Disrupting Harm (Global)
Evidence from 14 countries on the context, threats, and children’s perspectives of online child sexual exploitation and abuse
Disrupting Harm is a large-scale data collection and research project to better understand online child sexual exploitation and abuse across the world. This study, which is supported by the Fund, will assess the scale, nature and context of this issue in 14 countries across Southern and Eastern Africa and Southeast Asia. Three grantee partners will work together to conduct the study, including ECPAT International, INTERPOL and the UNICEF Office of Research – Innocenti. There are three pieces of this project, including:
1. Context, by ECPAT International
Desk review: ECPAT will conduct a comprehensive secondary exploration of the existing research, legislation, policy and systems addressing online child sexual exploitation and abuse for each target country. ECPAT will undertake the following primary research activities:
- Government interviews: Conduct 10-12 in-depth interviews with senior national duty-bearers with a focus on law enforcement and justice, to understand the current legislative and policy environment, identify emerging issues and trends, recent progress, upcoming plans and priorities.
- Non-law enforcement data: Collect and analyse quantitative data from a range of complementary sources to triangulate and supplement the threat assessment completed by INTERPOL.
- Frontline workers’ survey: Face-to-face surveys of 50 welfare staff per country to understand the scale, scope and context of online child sexual exploitation and abuse presenting in the caseloads of those on the welfare frontline.
- Access to justice and compensation: Interviews with 10 victims/survivors of online child sexual exploitation and abuse, 10 parents/caregivers and 10 justice stakeholders per country to understand how justice mechanisms may deal with cases of online child sexual exploitation and abuse.
- Girl and boy survivor experiences: A total of 40 female and 40 male survivors of online child sexual exploitation and abuse across four identified countries will be interviewed by an expert, trauma-informed practitioner. These activities will be strongly survivor-centred, and the experiences shared will be at the discretion of survivors. The intent is to bring survivor perspectives to the understanding of this issue, with a focus on the gaps identified in the other forms of data and specifically dimensions relevant to boys and rarely investigated.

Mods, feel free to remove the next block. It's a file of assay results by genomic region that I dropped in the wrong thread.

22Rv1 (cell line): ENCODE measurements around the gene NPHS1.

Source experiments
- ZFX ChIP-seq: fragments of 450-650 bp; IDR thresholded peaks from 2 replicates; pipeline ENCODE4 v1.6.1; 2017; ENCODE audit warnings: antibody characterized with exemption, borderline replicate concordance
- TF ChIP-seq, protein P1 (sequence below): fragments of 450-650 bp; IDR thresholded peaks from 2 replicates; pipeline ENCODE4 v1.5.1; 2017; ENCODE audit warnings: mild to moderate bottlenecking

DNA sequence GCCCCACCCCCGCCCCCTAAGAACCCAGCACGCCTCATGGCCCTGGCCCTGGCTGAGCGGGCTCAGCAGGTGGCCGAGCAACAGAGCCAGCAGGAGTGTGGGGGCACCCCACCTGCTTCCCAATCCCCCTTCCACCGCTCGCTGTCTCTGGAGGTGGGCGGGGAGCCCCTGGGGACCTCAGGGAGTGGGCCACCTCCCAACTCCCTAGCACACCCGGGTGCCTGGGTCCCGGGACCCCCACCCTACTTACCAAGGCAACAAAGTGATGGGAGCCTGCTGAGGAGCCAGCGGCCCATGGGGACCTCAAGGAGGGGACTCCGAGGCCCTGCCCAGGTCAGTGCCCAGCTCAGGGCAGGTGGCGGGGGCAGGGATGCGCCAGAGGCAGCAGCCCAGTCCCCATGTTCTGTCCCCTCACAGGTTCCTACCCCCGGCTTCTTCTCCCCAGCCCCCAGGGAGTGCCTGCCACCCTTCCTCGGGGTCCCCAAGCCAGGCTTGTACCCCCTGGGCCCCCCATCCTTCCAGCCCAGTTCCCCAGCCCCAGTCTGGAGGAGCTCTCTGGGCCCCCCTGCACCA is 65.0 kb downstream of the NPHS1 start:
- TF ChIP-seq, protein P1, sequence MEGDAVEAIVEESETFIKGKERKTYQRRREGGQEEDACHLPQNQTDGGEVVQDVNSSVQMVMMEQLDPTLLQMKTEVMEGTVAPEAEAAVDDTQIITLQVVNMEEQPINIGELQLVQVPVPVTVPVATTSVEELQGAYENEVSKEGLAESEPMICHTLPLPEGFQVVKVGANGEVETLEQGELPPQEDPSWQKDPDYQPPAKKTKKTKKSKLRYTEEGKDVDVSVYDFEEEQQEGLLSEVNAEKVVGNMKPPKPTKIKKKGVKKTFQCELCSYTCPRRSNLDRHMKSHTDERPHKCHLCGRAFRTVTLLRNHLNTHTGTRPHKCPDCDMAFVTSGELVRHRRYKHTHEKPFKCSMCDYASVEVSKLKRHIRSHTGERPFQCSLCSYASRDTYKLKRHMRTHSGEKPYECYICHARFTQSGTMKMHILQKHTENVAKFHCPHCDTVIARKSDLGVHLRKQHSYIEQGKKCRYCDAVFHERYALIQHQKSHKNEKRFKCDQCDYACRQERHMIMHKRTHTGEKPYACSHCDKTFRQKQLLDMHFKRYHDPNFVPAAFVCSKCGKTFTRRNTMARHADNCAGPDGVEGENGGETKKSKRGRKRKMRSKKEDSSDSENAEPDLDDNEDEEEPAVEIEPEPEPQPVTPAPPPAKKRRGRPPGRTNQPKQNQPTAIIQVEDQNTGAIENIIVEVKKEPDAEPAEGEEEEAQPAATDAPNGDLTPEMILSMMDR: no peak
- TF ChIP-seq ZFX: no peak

2. Threats, by INTERPOL
For each country, INTERPOL’s Crimes Against Children Unit will map the threats and technical enablers of online child sexual exploitation and abuse (e.g. child sexual abuse material production, distribution, possession, soliciting sex from minors, live streaming or distant child abuse). This will be followed by data collection involving both primary and secondary sources to determine and measure the scope and nature of the problem. Data will be collected from law enforcement agencies, specialised units such as Child Protection, Cybercrime, Internet Crimes Against Children, Anti-Human Trafficking, Juvenile Protection, as well as Ministries of Justice and Interior. Data compiled by INTERPOL and partners’ foreign agencies will also be used. Furthermore, local, regional, and international partners, as well as regional public bodies, NGOs, Internet and content service providers and hotlines will be used as valuable sources of data. Where there is potential connection, INTERPOL and ECPAT will coordinate their analysis efforts in order to maximize efficiency.
Simultaneously, a needs analysis on the capacity of law enforcement agencies to fight online child sexual exploitation and abuse in the focus countries will be carried out. The entire process will be underpinned by INTERPOL National Central Bureaus, INTERPOL Regional Bureaus, as well as the INTERPOL Specialist Group on Crimes Against Children, which meets annually to provide a forum for all stakeholders to exchange on threats, trends and best practices.
Finally, all three organizations will combine their findings to generate an analysis to provide a specific insight in each focus country. Throughout the duration of the project, data will be collected and handled in accordance with INTERPOL’s Rules on the Processing of Data.
3. Children’s perspectives, by UNICEF Office of Research - Innocenti
UNICEF Office of Research will conduct nationally-representative household surveys with approximately 1,000 children and 1,000 of their parents/caregivers in each of the 14 partner countries, together with UNICEF Country Offices.
The purpose is to hear directly from children and parents about their online experiences, including both positive experiences as well as experiences of online violence, sexual exploitation and abuse. UNICEF’s Global Kids Online methodology will serve as the foundation for this survey, but it will be extended and updated through consultations with children, national stakeholders and governments.
For more information, read the Disrupting Harm project brief in English. The project brief is also available in the following languages: